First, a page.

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Sound and Vision: Med Students use Pocket-sized Ultrasound with their Stethoscopes


KCL Vscan 1

In 2016, the humble stethoscope enters its 200th year as the most ubiquitous diagnostic tool in medicine. In recent years, Ultrasound technology has become increasingly adopted at the point of care, adding vision to sound at the medical front line.

Now, King’s College Hospital has become the first hospital in the UK to trial the use of a pocket-sized ultrasound device, called the Vscan with Dual Probe, alongside the traditional stethoscope when teaching medical students.

Vscan, developed by GE Healthcare, is about the size of a smartphone and provides basic ultrasound capabilities to look inside the body. Some models of the Vscan, like the one used at KCL, come with a ‘dual probe’, meaning they can perform shallow scans as well as deeper scans of body tissue, useful to visualize everything from a broken wrist to a cardiac arrest.

The device has previously been hailed as a solution for remote, resource-constrained healthcare settings around the world, where the device overcomes barriers like cost, size, and power (the device runs on its own power source). Yet it has also proven to be an indispensable tool for doctors much closer to home, where they are used to quickly and easily evaluate patients.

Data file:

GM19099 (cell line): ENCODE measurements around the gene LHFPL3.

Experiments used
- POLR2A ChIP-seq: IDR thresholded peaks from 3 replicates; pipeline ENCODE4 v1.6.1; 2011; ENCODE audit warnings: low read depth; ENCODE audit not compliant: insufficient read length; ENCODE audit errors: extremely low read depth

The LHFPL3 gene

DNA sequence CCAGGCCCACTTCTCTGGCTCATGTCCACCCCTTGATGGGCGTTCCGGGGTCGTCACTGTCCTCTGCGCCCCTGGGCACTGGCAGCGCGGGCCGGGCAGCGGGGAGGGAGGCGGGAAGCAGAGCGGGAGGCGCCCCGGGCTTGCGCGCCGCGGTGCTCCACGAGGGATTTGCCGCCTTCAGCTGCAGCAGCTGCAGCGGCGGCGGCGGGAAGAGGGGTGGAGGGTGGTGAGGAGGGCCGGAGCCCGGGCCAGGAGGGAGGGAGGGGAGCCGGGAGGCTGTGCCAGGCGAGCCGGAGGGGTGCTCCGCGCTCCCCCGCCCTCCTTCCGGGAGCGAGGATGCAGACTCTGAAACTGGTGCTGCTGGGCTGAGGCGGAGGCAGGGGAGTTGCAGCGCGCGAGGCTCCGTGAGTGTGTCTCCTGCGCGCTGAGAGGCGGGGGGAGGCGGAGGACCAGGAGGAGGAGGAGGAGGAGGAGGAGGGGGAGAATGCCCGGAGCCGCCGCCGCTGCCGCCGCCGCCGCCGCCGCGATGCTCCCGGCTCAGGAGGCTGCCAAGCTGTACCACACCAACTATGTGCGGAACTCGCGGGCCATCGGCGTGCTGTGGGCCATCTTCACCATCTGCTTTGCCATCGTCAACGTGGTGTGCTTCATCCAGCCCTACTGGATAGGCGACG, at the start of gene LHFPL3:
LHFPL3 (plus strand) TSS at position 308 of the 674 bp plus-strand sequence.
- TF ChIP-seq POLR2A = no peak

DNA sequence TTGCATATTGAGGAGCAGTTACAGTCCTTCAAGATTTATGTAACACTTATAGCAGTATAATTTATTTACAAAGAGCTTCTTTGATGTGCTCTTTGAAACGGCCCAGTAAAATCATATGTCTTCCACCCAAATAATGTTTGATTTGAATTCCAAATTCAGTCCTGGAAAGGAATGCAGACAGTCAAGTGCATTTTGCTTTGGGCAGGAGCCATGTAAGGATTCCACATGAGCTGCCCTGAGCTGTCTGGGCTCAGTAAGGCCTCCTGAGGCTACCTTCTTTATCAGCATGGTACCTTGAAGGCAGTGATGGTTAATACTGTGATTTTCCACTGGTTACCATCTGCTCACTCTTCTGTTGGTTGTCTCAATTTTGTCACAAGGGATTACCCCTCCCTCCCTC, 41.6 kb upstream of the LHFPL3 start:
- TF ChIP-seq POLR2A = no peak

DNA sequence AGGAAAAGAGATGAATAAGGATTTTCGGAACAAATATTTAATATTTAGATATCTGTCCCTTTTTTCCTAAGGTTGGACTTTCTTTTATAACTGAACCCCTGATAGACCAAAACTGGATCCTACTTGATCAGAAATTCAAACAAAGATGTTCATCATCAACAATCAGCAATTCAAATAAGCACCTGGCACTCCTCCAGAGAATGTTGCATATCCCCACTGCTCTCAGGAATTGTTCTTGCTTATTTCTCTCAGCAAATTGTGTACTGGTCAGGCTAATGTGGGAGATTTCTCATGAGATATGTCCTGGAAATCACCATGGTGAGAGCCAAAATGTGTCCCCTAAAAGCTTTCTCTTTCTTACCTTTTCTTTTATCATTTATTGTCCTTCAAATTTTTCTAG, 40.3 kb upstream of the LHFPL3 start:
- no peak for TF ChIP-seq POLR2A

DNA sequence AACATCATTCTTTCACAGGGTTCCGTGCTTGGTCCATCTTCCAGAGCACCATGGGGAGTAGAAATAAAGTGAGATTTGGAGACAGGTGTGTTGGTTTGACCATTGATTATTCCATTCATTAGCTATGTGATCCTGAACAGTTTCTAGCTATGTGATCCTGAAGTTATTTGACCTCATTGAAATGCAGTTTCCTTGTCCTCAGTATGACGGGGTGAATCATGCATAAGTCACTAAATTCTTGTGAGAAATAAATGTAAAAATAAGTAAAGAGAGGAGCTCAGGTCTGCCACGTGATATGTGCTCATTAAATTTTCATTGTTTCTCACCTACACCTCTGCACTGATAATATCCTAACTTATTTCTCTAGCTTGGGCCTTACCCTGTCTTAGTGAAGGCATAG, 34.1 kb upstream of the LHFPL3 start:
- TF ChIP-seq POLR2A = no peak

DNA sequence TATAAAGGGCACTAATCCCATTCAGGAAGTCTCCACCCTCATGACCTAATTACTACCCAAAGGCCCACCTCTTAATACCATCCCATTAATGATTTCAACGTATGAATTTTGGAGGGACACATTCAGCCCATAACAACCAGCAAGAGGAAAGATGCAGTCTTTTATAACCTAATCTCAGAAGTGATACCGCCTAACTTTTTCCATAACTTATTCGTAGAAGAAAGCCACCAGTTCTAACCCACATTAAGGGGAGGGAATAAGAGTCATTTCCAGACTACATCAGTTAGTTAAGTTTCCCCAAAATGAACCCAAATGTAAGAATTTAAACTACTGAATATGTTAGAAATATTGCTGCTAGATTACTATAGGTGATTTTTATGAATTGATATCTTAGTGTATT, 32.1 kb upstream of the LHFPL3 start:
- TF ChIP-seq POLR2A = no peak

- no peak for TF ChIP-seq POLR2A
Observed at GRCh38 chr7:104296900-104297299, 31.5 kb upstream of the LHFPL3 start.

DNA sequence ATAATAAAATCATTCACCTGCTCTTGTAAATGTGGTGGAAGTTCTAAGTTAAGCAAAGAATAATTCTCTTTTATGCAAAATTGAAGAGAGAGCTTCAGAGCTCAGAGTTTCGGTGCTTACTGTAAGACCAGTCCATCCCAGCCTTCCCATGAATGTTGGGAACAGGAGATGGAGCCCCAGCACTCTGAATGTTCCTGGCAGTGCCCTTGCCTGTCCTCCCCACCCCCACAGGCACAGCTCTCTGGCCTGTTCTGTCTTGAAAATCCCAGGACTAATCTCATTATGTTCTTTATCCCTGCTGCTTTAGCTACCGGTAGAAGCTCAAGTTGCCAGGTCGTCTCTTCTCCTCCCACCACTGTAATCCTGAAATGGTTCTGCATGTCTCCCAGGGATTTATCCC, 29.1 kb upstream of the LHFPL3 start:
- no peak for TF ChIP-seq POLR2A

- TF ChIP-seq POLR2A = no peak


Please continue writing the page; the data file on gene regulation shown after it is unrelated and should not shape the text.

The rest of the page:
Just as smartphones now have as much power as laptops ten years ago, Vscan offers excellent ultrasound quality at a fraction of the size (and cost) of older conventional machines.

Undergraduates at the south London hospital’s Emergency Department are using Vscan to learn the importance of combining sounds and images when making a diagnosis. Although medics have been using ultrasound machines for many years, handheld devices are now being issued to medical students to support their clinical assessments.

KCL Vscan 2

Under the supervision of a physician, the Vscan devices are helping students to diagnose a range of serious conditions including abnormal fluid in the chest, bleeding in the abdomen and undiagnosed heart conditions.

Dr Mamoun Abu-Habsa, Consultant in Emergency Medicine at King’s College Hospital, who is leading the pilot trial, said, “Portable ultrasound is the diagnostic tool of the future. When a patient is very unwell, being able to see as well as hear what’s happening aids a physician’s ability to make an accurate and speedy diagnosis. Evidence shows the earlier you can diagnose and administer treatment, the better the outcome for the patient.”

Aminah Ahmad, a fourth-year medical student at King’s College London, said, “I am developing skills that other students don’t get to any exposure to at this stage. Using the ultrasound device enables me to see what is happening inside the patient’s body to help build a picture of what is happening to them. It is improving my confidence and I know that I will take these skills forward as a doctor – it is great that I have been able to start so early.”

Some are even wondering why clinicians still use stethoscopes, but Dr Abu-Habsa is confident they won’t be phased out for a while yet. “The stethoscope is a valuable tool to a physician. Although it won’t become entirely redundant, we need to combine its use with emerging technology so we are using the most efficient tools, fit for modern-day medicine,” he said.